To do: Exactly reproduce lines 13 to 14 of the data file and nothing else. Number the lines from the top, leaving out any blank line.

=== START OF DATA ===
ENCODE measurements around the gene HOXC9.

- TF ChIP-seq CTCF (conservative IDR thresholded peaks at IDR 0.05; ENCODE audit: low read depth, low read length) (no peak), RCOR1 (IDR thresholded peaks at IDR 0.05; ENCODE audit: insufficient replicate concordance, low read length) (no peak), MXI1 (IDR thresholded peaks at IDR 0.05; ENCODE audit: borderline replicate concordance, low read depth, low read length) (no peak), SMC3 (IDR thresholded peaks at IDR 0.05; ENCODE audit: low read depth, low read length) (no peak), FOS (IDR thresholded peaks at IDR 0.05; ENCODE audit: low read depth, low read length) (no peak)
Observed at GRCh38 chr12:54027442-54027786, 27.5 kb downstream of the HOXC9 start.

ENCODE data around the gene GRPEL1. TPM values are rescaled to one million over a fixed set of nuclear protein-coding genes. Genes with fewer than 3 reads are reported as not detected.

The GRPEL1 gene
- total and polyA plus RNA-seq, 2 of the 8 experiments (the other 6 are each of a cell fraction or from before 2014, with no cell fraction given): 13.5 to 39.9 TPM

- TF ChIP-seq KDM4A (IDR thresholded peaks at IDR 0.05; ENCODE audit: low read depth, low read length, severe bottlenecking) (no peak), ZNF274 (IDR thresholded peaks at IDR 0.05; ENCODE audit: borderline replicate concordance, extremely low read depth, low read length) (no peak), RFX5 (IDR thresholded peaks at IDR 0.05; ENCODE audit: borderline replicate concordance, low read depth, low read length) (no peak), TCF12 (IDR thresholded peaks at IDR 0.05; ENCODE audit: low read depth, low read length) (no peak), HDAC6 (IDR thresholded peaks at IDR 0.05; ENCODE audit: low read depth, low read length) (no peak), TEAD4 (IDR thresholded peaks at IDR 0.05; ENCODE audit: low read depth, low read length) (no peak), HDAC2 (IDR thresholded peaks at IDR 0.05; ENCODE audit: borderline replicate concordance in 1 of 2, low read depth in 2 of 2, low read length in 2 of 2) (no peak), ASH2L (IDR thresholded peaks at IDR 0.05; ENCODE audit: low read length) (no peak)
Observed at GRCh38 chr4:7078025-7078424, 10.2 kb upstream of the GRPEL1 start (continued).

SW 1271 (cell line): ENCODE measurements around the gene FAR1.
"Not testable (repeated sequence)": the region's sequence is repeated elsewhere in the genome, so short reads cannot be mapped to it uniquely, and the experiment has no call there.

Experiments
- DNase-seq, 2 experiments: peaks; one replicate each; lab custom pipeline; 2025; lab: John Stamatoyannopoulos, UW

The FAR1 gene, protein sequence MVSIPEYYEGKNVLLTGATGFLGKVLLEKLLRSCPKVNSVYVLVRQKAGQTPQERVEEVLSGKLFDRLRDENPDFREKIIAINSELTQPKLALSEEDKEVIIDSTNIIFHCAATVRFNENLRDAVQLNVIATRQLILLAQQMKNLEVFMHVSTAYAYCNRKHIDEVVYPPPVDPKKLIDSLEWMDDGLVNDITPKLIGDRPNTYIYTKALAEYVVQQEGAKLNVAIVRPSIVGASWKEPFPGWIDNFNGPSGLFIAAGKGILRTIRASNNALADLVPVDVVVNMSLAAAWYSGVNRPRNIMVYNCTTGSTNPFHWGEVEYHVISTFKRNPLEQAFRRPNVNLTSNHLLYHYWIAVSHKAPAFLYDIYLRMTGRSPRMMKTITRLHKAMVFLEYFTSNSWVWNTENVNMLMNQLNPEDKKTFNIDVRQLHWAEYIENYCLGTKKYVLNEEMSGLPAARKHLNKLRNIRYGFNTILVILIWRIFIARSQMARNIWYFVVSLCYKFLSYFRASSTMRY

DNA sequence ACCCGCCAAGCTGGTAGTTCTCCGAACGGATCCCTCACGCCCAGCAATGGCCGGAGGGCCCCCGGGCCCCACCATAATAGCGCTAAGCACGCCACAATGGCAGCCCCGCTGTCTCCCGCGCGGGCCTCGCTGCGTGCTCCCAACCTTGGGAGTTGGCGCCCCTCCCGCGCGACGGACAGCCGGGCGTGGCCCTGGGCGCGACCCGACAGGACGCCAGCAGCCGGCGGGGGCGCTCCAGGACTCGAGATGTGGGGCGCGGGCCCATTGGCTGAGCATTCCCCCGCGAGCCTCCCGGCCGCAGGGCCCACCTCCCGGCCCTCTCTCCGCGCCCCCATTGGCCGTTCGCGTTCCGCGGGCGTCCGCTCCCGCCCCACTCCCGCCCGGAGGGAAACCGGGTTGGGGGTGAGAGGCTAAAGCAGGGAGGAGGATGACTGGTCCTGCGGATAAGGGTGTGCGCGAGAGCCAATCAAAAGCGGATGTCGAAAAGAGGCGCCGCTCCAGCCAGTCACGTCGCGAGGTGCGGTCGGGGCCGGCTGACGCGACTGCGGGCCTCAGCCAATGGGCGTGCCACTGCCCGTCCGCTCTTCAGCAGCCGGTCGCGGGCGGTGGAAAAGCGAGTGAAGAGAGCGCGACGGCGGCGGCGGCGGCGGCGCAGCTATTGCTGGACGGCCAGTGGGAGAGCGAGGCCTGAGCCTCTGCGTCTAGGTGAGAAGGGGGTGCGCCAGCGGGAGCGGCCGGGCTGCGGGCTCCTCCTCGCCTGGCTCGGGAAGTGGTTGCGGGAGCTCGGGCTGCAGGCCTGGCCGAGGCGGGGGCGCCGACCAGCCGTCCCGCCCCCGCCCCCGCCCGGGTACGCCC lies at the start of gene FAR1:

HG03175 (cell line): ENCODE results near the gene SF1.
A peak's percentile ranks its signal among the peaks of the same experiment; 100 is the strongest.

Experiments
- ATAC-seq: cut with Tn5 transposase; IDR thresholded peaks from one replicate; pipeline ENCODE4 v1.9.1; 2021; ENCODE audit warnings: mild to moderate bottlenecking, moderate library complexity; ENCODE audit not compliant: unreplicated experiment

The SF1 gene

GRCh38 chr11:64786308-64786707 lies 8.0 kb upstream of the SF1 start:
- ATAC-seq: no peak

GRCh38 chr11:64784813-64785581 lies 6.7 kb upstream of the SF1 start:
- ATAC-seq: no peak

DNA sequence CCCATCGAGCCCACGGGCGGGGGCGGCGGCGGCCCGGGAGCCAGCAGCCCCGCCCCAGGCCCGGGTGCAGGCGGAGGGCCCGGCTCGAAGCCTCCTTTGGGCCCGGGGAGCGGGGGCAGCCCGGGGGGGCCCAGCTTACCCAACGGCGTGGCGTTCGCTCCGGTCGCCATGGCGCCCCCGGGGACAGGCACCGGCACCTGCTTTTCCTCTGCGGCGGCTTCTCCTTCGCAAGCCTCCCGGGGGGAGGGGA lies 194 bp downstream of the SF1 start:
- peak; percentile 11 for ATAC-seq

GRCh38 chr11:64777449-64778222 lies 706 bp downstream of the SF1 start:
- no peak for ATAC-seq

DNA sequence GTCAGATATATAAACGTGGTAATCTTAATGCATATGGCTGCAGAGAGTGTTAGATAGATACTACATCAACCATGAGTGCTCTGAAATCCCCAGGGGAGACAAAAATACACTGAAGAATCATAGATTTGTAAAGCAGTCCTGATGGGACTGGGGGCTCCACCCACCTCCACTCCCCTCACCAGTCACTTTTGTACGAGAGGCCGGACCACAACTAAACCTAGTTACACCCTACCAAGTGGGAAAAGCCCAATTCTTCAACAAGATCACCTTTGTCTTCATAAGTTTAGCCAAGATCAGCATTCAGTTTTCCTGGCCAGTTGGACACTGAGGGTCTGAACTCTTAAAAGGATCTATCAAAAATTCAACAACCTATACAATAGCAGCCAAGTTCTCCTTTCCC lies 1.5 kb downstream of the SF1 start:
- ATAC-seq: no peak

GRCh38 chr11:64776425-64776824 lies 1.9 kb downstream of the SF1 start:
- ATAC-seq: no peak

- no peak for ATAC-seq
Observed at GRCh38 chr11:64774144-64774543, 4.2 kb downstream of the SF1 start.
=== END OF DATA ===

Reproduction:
The FAR1 gene, protein sequence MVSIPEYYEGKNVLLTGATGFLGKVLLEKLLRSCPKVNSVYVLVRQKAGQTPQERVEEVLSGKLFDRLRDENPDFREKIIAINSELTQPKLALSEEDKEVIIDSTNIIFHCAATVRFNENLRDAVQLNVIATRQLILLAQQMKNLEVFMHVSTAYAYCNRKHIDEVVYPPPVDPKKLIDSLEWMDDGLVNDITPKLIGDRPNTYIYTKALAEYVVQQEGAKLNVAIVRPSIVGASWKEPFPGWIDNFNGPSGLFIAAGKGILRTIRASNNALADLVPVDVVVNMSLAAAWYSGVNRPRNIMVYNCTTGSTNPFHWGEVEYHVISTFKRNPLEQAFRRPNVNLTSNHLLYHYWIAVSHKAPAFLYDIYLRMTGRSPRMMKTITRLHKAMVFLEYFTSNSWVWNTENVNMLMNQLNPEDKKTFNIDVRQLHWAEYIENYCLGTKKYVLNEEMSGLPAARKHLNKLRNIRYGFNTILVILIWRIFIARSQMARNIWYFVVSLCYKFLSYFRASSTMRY

DNA sequence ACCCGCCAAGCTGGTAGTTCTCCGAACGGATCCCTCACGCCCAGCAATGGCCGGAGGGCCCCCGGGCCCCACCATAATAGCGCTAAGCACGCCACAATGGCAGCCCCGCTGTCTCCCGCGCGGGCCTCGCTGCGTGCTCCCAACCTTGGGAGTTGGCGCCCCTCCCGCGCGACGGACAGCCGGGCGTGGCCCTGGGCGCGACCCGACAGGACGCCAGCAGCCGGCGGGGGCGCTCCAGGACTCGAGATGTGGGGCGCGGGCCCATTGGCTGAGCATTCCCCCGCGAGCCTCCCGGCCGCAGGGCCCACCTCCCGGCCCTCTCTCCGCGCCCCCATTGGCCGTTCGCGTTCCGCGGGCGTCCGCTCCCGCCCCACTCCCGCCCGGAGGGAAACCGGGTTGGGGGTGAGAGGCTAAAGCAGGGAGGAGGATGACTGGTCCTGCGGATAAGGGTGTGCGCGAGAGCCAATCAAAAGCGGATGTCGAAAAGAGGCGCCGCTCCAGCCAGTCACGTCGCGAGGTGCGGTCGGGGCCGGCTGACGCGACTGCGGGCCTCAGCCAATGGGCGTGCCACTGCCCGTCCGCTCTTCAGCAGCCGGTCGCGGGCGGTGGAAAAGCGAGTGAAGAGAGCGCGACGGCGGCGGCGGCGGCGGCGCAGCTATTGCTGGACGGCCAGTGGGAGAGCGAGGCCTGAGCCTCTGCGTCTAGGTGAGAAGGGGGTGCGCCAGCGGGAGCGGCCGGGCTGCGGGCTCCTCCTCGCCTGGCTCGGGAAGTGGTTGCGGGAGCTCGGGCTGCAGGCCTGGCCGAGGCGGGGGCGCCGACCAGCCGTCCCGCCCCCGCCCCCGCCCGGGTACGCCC lies at the start of gene FAR1: